The Arthur B. Hanson Rescue Medal is awarded for bravery on the waterways.
PORTSMOUTH, RI (February 29, 2016) – The US Sailing Safety at Sea Committee awarded the Arthur B. Hanson Rescue Medal to Martha Seabury, a new wooden schooner, whose sailors rescued three individuals from a capsized sailboat in Buzzards Bay on September 10, 2012.
While on its maiden voyage at the darker side of dusk at 7:30 pm, deckhand Allison Phillips spotted a 15-foot capsized sailboat with three people clinging to it and waving their arms for attention in an attempt to be spotted for rescue.
With winds approximated at 23 mph and seas at two to three feet high, Captain Michael Moreland ordered the sails to be dropped, and with the engine running they came alongside the stricken sailors. Two victims were wearing PFDs and one was not.
“On a small boat like Martha Seabury, everyone is a lookout whenever on deck,” said Moreland. “Information is passed along without hesitation whether it be spotting a bouy, another ship in close proximity, or in this case an unidentified object in the distance which upon examination with binoculars turned out to be three individuals in the water.”
The victims, in their 20s, swam to Martha Seabury and were hauled aboard. Each showed signs of hypothermia, were vomiting seawater and barely responsive.
“We also learned first hand what hypothermia looks like and our training kicked in right away,” added Moreland. “Getting the victims stabilized was our first priority and that did mean delaying the transfer to the USCG boat, but it was our decision that getting them stabilized where they were was paramount.”
Phillips took the victims into the cabin, changed their clothes and wrapped them in dry gear and sleeping bags. Simultaneously, Chief Mate Paul Bracken called the US Coast Guard who deployed their cutter and asked Martha Seabury to sail towards them.
Around 10:15 pm the Coast Guard cutter and Martha Seabury met. The Coast Guard wanted to tie alongside Martha Seabury to make the transfers but Moreland and crew determined it was too dangerous in the seas. The Coast Guard agreed and transferred their medic onto Martha Seabury.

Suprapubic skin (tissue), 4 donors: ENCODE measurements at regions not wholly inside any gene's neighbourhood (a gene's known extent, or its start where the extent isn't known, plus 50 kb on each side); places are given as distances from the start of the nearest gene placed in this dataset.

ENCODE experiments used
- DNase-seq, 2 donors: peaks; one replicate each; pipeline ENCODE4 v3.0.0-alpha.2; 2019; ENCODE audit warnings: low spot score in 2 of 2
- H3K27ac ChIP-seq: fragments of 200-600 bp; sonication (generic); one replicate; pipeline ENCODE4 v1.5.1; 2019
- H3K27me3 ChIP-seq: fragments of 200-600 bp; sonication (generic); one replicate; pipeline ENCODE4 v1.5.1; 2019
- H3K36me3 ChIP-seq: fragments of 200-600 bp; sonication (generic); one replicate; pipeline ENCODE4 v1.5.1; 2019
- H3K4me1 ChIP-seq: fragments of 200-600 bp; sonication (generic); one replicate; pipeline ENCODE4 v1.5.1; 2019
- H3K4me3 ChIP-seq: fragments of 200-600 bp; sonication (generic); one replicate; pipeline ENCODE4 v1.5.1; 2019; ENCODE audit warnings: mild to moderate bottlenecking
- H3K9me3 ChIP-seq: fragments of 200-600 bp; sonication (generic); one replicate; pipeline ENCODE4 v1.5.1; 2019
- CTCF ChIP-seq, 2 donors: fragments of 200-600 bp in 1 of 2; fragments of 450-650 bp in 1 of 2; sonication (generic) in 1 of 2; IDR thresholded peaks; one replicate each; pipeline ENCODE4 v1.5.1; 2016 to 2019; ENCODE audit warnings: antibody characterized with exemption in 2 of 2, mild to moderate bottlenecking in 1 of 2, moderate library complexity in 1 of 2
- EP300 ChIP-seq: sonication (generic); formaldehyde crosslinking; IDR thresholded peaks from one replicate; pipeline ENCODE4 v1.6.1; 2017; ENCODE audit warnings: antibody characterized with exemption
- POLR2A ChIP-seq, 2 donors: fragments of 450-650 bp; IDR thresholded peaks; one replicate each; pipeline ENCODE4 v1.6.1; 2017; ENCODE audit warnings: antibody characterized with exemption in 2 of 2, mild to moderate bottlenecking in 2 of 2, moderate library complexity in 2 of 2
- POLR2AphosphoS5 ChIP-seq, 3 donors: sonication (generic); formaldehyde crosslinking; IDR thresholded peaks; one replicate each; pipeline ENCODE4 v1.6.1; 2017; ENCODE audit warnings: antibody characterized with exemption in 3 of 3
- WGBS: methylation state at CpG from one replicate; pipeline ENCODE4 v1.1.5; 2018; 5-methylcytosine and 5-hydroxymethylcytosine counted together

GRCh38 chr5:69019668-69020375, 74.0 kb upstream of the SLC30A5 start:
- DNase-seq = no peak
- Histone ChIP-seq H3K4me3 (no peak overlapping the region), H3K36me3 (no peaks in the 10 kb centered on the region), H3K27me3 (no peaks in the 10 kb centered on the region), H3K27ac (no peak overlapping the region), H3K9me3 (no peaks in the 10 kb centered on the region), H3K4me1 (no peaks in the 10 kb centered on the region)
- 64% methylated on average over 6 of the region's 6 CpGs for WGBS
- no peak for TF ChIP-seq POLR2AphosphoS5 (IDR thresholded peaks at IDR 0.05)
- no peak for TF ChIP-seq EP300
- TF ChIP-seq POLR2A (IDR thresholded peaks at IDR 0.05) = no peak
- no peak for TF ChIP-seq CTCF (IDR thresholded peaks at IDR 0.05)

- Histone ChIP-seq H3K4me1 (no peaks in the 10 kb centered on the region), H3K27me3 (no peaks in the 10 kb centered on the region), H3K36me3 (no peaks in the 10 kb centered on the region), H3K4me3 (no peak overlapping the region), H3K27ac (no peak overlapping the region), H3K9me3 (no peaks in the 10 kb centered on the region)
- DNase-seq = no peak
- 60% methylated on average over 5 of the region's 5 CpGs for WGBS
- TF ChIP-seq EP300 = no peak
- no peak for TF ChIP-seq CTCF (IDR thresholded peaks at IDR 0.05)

The medic concluded that the victims’ conditions had stabilized. Both boats headed to the lee of a reef and made the transfer in calmer waters at 10:40 pm.
For maintaining a watch leading to the rescue, for rescuing three sailors, and providing the necessary medical attention, US Sailing is honored to award the Arthur B. Hanson Rescue Medal to Capt. Michael Moreland, Billy “Ollie” Campbell (owner), Paul Bracken, Allison “Ali” Phillips, Gabe St. Denis, Dan Rutherford and Oliver Cote.
“The crew responded perfectly and without hesitation, but that was of no surprise to me as we were an exceptional crew that had just sailed around the world,” said Moreland. “We are all very grateful that we were so lucky to be where we were to rescue those people and glad that it all worked out so well.”
The medal was presented to Captain Michael Moreland at the American Schooner Association Annual Meeting on February 20, 2016 in Mystic, Conn. to an audience of nearly 100 attendees by US Sailing Board Member and Safety at Sea Committee Member Sheila McCurdy.
The Arthur B. Hanson Rescue Medal is awarded to any person who rescues or endeavors to rescue any other person from drowning, shipwreck, or other perils at sea within the territorial waters of the United States, or as part of a sailboat race or voyage that originated or stopped in the U.S. The medal was established in 1990 by friends of the late Mr. Hanson, an ocean-racing sailor from the Chesapeake Bay, with the purpose of recognizing significant accomplishments in seamanship and collecting case studies of rescues for analysis by the Safety at Sea Committee of US Sailing for use in educational and training programs. Any individual or organization may submit a nomination for a Hanson Rescue Medal.
Visit the US Sailing Hanson Rescue Medal website for more information about these awards, including nomination form instructions and guidelines.
Contact: Jake Fish, US Sailing Communications Manager, email@example.com
This rescue report was authored by the US Sailing Safety at Sea Committee.
About US Sailing
The United States Sailing Association (US Sailing), the national governing body for sailing, provides leadership, integrity, and growth for the sport in the United States. Founded in 1897 and headquartered in Portsmouth, Rhode Island, US Sailing is a 501(c) (3) non-profit organization. US Sailing offers training and education programs for instructors and race officials, supports a wide range of sailing organizations and communities, issues offshore rating certificates, and provides administration and oversight of competitive sailing across the country, including National Championships and the US Sailing Team Sperry. For more information, please visit www.ussailing.org.